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would disagree.[23] Additionally, none of those records contain evidence demonstrating that Hobika's and Aney's alleged conflicts of interest adversely affected whether Petitioner would have been offered, would have considered, or would have accepted a pre-indictment plea offer from the prosecution such that reasonable jurists would disagree.[24] Finally, none of those records contain evidence demonstrating that Hobika's and Aney's alleged conflicts of interest adversely affected petitioner's defense as it relates to either Pugliese's decision to testify at trial or the content of Pugliese's testimony at trial such that reasonable jurists would disagree.[25]

Finally, the Court declines to issue a COA because it does not believe that " the issues presented are adequate to deserve encouragement to proceed further." Miller-El, 537 U.S. at 327. The Court finds the Report-Recommendation's interpretation of Pinholster [26] is adequately supported by Pinholster's language, as well as the case law that has developed since Pinholster was issued in April 2011.[27] For all of these reasons, the Court declines to issue a COA.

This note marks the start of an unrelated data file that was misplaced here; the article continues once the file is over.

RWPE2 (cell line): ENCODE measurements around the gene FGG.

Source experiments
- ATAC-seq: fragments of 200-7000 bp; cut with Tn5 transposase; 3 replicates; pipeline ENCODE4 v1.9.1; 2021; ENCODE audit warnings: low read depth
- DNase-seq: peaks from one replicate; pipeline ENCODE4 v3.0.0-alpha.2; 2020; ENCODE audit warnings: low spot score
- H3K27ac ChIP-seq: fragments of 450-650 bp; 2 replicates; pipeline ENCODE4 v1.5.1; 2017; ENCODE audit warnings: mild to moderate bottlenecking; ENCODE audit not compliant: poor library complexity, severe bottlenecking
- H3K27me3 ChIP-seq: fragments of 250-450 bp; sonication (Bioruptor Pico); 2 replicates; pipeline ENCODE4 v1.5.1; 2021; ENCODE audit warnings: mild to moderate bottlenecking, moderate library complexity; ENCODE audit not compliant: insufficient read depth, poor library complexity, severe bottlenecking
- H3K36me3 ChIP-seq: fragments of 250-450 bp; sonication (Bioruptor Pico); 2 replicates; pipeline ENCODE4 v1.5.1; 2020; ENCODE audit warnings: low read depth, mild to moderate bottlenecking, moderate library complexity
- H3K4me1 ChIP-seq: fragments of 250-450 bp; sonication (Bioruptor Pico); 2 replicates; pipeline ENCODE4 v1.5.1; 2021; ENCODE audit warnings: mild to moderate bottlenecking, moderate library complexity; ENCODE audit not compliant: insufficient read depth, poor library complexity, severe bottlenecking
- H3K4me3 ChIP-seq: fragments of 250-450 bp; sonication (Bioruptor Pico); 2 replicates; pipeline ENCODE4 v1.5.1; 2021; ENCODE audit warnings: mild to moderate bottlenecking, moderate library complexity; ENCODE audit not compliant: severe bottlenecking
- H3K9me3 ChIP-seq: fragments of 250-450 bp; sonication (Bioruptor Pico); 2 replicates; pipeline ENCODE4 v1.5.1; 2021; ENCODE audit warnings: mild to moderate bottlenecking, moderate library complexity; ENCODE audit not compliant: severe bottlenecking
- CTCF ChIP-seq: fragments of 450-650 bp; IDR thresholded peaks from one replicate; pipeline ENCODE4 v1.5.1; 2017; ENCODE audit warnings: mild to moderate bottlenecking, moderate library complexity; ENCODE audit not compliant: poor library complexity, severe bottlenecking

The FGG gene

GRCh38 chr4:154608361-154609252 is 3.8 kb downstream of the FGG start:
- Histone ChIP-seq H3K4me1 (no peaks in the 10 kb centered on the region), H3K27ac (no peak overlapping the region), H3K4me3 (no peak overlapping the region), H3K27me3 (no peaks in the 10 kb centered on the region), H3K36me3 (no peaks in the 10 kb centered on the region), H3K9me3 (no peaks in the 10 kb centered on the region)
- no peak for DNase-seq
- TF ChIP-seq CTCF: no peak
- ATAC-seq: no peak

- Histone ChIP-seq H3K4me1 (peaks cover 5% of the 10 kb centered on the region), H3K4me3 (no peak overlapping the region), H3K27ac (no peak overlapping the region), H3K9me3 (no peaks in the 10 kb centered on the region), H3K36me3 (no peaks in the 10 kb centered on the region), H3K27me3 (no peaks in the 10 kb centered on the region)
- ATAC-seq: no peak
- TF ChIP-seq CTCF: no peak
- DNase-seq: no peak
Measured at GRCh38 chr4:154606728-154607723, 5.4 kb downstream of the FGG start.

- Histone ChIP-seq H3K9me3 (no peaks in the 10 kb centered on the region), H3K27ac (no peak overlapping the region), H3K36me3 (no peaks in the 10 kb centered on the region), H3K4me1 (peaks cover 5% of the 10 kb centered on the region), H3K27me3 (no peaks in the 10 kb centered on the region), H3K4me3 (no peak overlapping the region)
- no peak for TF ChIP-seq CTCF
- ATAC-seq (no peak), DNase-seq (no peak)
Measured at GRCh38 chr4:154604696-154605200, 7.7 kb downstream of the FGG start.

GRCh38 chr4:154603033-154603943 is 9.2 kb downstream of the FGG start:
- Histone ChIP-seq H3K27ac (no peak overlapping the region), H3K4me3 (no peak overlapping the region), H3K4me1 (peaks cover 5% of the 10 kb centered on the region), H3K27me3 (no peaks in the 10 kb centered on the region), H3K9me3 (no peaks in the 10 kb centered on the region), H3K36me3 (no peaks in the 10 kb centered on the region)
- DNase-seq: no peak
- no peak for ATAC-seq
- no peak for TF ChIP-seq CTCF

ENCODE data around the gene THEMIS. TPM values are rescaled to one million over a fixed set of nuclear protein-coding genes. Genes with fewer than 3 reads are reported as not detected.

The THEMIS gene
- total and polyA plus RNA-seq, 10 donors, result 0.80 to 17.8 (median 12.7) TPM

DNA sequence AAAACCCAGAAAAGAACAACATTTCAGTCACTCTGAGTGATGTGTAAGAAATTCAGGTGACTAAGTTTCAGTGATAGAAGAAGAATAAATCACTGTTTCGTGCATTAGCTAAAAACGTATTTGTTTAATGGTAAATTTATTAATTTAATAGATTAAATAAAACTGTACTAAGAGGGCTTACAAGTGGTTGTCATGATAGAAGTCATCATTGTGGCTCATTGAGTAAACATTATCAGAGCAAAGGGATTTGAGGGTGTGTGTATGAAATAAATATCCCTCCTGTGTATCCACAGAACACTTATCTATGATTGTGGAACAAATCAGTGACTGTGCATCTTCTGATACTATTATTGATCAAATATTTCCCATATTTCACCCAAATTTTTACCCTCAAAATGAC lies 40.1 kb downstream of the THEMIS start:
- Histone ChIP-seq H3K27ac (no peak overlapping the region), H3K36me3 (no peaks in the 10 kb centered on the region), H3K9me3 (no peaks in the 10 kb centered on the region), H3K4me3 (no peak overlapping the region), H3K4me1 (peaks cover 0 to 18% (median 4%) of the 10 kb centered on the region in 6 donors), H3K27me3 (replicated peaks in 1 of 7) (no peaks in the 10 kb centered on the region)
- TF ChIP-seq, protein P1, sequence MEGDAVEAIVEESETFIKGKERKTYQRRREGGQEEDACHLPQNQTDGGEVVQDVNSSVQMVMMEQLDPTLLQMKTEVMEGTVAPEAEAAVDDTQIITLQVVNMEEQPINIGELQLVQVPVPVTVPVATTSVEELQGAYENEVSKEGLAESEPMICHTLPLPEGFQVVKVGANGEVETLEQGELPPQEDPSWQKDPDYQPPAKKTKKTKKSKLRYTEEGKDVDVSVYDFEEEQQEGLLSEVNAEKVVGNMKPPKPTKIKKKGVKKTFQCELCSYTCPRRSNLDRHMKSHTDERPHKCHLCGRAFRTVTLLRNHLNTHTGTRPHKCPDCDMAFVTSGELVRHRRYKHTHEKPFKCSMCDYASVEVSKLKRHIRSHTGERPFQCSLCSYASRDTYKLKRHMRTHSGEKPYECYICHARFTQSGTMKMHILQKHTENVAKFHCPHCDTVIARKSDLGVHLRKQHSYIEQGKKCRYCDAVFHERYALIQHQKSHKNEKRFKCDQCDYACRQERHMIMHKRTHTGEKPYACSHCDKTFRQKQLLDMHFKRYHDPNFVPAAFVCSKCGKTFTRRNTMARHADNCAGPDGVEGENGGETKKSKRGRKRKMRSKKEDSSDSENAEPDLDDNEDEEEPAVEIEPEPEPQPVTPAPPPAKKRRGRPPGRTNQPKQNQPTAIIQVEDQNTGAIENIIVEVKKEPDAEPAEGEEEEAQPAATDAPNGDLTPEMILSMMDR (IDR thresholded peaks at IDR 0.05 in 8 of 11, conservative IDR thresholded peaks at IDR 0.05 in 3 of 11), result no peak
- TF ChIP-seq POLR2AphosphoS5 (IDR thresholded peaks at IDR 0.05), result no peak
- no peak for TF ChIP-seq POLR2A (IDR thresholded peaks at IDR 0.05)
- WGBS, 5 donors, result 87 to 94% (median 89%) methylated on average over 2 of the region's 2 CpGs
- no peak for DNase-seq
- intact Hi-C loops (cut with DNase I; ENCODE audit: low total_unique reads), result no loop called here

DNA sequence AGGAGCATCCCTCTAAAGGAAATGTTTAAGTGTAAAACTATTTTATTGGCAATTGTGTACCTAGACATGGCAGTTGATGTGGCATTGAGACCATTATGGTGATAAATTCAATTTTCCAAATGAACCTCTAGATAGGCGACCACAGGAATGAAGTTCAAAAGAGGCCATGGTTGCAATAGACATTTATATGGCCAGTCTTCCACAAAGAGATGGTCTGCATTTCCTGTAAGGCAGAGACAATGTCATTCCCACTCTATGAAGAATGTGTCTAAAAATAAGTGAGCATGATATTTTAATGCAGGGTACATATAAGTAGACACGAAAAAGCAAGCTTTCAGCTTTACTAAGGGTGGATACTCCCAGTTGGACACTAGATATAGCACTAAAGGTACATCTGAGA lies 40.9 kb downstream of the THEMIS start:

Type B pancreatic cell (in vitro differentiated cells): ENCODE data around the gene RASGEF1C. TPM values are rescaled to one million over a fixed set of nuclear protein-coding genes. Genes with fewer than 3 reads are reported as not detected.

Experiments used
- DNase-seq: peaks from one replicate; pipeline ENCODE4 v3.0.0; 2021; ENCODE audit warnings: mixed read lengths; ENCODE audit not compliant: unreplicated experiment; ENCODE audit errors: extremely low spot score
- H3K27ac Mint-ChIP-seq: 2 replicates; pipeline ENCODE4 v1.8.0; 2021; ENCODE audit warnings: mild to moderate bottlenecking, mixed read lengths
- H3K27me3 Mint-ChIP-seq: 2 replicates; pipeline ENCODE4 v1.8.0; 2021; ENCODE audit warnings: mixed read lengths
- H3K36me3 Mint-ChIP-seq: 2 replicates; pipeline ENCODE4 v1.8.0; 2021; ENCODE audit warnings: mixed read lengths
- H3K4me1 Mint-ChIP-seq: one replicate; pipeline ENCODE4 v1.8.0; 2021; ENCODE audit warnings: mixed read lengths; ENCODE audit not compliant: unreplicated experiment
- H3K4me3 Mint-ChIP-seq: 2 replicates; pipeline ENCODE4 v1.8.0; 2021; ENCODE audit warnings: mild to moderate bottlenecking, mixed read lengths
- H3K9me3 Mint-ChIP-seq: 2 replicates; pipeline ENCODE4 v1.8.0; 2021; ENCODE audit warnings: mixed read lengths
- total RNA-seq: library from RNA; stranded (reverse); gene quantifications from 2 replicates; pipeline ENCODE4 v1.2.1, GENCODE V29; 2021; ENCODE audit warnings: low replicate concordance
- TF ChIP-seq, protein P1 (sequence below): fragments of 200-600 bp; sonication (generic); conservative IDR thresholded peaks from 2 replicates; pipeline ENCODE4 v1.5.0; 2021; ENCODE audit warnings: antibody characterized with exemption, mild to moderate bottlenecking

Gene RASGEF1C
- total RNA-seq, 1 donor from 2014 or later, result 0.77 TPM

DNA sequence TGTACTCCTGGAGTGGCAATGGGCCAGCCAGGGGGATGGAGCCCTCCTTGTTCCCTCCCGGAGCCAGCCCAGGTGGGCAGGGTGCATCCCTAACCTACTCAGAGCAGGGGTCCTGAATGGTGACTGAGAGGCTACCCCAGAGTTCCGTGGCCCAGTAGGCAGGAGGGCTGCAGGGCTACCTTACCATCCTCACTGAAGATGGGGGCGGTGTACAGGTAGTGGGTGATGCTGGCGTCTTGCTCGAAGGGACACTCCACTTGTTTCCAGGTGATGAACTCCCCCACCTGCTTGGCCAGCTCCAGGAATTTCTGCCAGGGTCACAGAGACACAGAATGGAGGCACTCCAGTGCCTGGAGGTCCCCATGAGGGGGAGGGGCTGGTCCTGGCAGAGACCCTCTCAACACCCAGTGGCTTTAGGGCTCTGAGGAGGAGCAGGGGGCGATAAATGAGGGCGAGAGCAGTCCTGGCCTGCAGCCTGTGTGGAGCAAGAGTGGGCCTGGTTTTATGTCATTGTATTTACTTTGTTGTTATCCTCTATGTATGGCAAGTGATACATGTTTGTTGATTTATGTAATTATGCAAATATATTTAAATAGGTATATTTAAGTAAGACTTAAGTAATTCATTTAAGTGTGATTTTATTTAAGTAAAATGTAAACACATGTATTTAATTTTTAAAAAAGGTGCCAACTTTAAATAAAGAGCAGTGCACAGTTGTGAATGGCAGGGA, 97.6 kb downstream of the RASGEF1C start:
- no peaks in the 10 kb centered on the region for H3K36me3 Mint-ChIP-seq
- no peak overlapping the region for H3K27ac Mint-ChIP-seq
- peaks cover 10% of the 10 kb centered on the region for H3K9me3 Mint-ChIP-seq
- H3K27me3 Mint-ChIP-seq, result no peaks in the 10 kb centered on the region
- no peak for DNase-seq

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ACCORDINGLY, it is

ORDERED that the Report-Recommendation (Dkt. No. 102) is ACCEPTED and ADOPTED in its entirety, except for the portion recommending that the Court issue a Certificate of Appealability; and it is further

ORDERED that Petitioner's application for a writ of habeas corpus (Dkt. No. 1) is DENIED.

The Clerk of the Court is directed to enter judgment in favor of Respondent and close this action.

REPORT AND RECOMMENDATION

Victor E. Bianchini, United States Magistrate Judge.

I. INTRODUCTION

Vincent Pepe (" Petitioner" ), by and through his counsel, commenced this action seeking habeas corpus relief under 28 U.S.C. § 2254. Petitioner is an inmate at the Sullivan Correctional Facility. In 1995, he was convicted after trial in a New York State court of four counts of Second Degree Murder, one count of Third Degree Criminal Possession of a Weapon, one count of Second Degree Criminal Possession of a Weapon, two counts of First Degree Robbery and Third Degree Arson and sentenced to a term of imprisonment. Petitioner contends his conviction was imposed in violation of his federal constitutional rights and should be vacated.

This matter was referred to the undersigned by the Honorable Norman A. Mordue, Chief United States District Judge, for a report and recommendation pursuant to 28 U.S.C. § 636(b)(1)(A) and (B). (Docket No. 19).

II. BACKGROUND

A. Facts

The background and procedural history of this matter are relatively complex. Numerous factual and legal issues are subject to sharp disagreement among the parties. The facts and proceedings will be discussed during the course of this Report and Recommendation as they relate to specific claims and issues in controversy.